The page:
FIT uses antibodies that specifically recognise human haemoglobin (Hb). It means that a FIT result is not influenced by the presence of other blood in stools, such as that ingested through diet, therefore reducing the chance of false positive results.

FIT is used to detect and can quantify the amount of human blood in a single stool sample. A positive FIT result suggests that there may be bleeding within the gastrointestinal tract that requires further investigation. Those with a positive result are invited for further testing, normally colonoscopy.

Bowel cancer screening uptake has been increasing across the UK since the introduction of FIT. The most recent data shows that yearly uptake was 69.6% in England [1], 62.1% in Northern Ireland [2] for 2021/22, 66.7% in Scotland for 2020-2022 [3], and 67.1% in Wales for 2020/21 [4].

While FIT is helping to improve bowel cancer screening uptake, uptake is still lower than other cancer screening programmes and inequalities in uptake may still exist.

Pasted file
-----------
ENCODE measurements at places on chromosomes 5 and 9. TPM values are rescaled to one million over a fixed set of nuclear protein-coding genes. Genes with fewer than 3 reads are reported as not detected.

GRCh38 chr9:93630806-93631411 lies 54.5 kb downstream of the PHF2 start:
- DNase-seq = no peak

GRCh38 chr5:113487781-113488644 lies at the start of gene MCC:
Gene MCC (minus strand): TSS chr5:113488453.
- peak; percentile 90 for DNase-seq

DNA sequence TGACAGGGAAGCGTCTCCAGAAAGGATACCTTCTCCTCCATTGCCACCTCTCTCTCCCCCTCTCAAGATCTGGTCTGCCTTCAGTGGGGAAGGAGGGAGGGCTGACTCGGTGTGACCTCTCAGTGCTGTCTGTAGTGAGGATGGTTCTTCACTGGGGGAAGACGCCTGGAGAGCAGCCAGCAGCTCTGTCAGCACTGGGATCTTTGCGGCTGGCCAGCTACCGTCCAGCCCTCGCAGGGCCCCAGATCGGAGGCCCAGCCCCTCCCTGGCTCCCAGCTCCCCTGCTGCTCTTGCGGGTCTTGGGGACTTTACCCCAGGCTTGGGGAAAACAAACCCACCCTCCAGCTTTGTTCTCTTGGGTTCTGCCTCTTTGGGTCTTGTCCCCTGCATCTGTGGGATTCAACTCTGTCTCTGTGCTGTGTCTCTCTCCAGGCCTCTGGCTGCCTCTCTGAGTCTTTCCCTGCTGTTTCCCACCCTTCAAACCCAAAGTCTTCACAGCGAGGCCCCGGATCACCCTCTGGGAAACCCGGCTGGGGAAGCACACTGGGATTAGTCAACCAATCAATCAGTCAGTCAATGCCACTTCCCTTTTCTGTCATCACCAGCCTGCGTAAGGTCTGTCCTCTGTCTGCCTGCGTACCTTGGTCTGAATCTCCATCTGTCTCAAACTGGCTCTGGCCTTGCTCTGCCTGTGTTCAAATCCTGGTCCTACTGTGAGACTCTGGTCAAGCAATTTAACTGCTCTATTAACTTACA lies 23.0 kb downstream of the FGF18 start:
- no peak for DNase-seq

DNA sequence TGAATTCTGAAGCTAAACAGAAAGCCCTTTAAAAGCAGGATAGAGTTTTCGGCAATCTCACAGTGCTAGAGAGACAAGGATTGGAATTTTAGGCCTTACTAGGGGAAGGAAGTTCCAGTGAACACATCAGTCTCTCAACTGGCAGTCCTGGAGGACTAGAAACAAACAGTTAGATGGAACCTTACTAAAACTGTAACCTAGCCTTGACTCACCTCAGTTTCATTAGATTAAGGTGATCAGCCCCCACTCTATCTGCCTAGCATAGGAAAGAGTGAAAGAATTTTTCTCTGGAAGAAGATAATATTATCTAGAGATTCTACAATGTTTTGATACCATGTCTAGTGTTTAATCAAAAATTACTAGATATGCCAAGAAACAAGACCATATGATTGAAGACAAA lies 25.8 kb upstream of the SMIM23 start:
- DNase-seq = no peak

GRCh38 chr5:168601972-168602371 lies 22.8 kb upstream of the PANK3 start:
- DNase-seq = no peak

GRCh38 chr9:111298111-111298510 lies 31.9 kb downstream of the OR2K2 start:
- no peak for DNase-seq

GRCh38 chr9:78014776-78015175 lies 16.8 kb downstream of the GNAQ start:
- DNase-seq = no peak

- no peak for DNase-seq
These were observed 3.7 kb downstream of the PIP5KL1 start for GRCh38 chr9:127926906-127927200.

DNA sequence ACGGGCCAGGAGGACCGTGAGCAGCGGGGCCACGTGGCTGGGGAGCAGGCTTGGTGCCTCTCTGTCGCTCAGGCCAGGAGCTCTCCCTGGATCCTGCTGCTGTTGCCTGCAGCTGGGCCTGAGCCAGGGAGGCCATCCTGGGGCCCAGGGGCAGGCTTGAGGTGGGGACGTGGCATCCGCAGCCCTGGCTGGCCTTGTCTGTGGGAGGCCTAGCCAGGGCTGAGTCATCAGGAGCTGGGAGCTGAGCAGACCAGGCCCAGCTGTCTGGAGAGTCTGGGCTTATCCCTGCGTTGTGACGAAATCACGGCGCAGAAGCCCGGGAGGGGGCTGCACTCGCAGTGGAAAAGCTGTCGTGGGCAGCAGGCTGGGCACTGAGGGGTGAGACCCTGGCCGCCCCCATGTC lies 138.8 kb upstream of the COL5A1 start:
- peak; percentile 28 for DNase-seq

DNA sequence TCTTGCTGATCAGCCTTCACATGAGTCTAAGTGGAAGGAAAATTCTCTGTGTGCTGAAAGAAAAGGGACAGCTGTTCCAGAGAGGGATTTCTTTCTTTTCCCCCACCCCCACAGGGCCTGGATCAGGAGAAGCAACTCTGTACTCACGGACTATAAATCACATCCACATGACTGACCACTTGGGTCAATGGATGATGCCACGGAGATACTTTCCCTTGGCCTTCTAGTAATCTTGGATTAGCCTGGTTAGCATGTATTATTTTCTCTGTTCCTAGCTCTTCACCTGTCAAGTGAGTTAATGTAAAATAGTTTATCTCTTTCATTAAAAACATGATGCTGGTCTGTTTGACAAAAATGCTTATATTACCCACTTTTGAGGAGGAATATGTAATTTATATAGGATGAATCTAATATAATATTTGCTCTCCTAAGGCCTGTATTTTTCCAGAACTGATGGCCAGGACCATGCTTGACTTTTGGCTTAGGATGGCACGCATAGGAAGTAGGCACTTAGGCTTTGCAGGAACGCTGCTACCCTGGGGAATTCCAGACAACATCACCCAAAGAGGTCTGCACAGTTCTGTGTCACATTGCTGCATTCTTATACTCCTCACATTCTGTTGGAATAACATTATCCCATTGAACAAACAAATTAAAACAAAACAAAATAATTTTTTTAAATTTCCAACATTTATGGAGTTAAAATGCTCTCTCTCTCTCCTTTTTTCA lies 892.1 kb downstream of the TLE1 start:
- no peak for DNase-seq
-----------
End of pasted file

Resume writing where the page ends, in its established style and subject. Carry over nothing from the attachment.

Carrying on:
1. Office of Health Improvement and Disparities. Bowel cancer screening uptake: aged 60 to 74 years old. Accessed August 2023.
  2. Public Health Agency. Director of Public Health Core Tables 2021 - Supporting the Director of Public Health Annual Report 2022 . Accessed August 2023
  3. Public Health Scotland (2023). Scottish bowel screening programme statistics. Accessed August 2023.
  4. Public Health Wales (2022). Screening Division Inequities Report 2020-21. Accessed August 2023.

While FIT is making a positive contribution to bowel cancer screening uptake, we’re still seeing a short fall in uptake compared to uptake in other cancer screening programmes, and inequalities persist.  

Some people may experience barriers to bowel cancer screening participation, which their GP and wider practice team could help them overcome.

Understanding the barriers to participation and what can be done to address them is key to improving earlier diagnosis of bowel cancers and reducing inequalities in who benefits from bowel cancer screening.

Bowel cancer screening has harms as well as benefits, which is why it is also important to assist people to make an informed decision about whether to take part. Some harms people should be aware of include false positives and negatives, over-reassurance following a normal result, and the risks associated with follow-up colonoscopy.  You can find our public-facing information on  bowel cancer screening here.